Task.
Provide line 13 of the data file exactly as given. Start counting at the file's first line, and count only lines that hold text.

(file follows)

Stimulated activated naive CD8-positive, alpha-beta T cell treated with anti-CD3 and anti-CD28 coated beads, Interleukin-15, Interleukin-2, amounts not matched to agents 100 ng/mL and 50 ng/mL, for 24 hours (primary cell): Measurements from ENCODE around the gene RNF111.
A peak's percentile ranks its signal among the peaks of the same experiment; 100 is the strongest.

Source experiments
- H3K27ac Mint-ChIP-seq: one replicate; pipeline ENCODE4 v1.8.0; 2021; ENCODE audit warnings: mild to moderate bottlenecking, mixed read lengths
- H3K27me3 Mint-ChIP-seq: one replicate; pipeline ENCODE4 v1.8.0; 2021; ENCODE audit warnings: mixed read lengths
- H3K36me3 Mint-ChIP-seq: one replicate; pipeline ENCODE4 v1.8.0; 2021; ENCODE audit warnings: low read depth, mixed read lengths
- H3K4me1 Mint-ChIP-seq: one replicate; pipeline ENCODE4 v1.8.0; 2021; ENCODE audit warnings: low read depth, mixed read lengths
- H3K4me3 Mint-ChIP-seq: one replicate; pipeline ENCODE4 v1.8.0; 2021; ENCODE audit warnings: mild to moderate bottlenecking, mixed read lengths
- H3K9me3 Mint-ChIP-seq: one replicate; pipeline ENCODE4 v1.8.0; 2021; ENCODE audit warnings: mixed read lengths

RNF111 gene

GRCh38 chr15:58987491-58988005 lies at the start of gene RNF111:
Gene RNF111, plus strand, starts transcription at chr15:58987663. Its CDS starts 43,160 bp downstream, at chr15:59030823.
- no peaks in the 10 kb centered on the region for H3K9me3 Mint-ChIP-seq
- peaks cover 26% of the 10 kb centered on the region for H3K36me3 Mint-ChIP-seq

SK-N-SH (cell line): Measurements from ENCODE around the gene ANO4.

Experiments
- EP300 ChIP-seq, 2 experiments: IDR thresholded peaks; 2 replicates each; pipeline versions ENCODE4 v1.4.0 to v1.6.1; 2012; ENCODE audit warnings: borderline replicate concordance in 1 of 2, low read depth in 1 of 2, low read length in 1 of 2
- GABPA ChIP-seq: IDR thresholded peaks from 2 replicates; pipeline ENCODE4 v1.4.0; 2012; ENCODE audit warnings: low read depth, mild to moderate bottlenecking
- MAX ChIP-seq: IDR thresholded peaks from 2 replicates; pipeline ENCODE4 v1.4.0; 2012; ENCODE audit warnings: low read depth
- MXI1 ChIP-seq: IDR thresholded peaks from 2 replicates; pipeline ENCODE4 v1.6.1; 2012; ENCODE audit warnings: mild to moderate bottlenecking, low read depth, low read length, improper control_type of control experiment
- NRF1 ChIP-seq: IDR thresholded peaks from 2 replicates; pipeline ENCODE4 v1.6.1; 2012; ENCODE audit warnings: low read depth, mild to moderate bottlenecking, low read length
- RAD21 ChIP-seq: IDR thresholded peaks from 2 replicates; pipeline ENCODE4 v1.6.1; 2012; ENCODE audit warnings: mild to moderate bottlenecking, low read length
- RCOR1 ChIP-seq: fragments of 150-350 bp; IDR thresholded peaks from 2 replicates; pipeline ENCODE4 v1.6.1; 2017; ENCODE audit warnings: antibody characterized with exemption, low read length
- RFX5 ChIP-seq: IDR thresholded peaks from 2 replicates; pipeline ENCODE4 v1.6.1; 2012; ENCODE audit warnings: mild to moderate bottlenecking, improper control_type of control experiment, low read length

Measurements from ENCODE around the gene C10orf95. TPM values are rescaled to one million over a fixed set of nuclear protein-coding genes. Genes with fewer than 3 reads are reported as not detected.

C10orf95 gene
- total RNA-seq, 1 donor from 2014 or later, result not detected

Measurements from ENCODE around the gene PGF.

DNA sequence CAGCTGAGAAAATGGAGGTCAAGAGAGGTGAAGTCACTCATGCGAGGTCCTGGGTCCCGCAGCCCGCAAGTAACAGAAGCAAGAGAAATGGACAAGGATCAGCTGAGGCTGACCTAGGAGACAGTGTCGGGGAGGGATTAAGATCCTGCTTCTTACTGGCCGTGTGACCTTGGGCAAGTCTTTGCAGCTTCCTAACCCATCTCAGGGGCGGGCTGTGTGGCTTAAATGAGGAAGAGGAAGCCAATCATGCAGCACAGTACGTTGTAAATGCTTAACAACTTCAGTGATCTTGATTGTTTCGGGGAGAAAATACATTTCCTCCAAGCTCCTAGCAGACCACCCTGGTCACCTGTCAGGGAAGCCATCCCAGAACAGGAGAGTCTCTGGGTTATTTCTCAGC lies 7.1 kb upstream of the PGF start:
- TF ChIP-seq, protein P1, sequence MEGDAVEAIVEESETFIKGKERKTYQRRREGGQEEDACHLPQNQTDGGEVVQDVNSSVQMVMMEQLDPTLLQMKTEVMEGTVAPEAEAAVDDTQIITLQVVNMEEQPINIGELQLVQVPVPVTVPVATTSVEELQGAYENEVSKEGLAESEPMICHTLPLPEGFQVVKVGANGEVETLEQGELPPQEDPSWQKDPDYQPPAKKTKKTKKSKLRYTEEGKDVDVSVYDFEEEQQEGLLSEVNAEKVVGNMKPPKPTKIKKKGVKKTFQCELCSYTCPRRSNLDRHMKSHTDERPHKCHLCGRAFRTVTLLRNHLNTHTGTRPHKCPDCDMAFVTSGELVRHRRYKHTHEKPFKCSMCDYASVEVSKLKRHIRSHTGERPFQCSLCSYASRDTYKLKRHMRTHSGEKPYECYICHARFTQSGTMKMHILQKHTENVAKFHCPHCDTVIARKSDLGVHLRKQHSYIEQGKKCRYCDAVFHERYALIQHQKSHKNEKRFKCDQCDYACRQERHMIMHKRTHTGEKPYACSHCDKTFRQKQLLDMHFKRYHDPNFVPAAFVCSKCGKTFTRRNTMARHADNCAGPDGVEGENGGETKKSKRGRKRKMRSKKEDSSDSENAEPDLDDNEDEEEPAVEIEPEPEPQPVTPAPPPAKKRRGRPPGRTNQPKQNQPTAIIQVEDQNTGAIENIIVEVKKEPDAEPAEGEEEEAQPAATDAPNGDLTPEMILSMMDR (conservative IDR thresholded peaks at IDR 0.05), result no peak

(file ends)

- no peaks in the 10 kb centered on the region for H3K9me3 Mint-ChIP-seq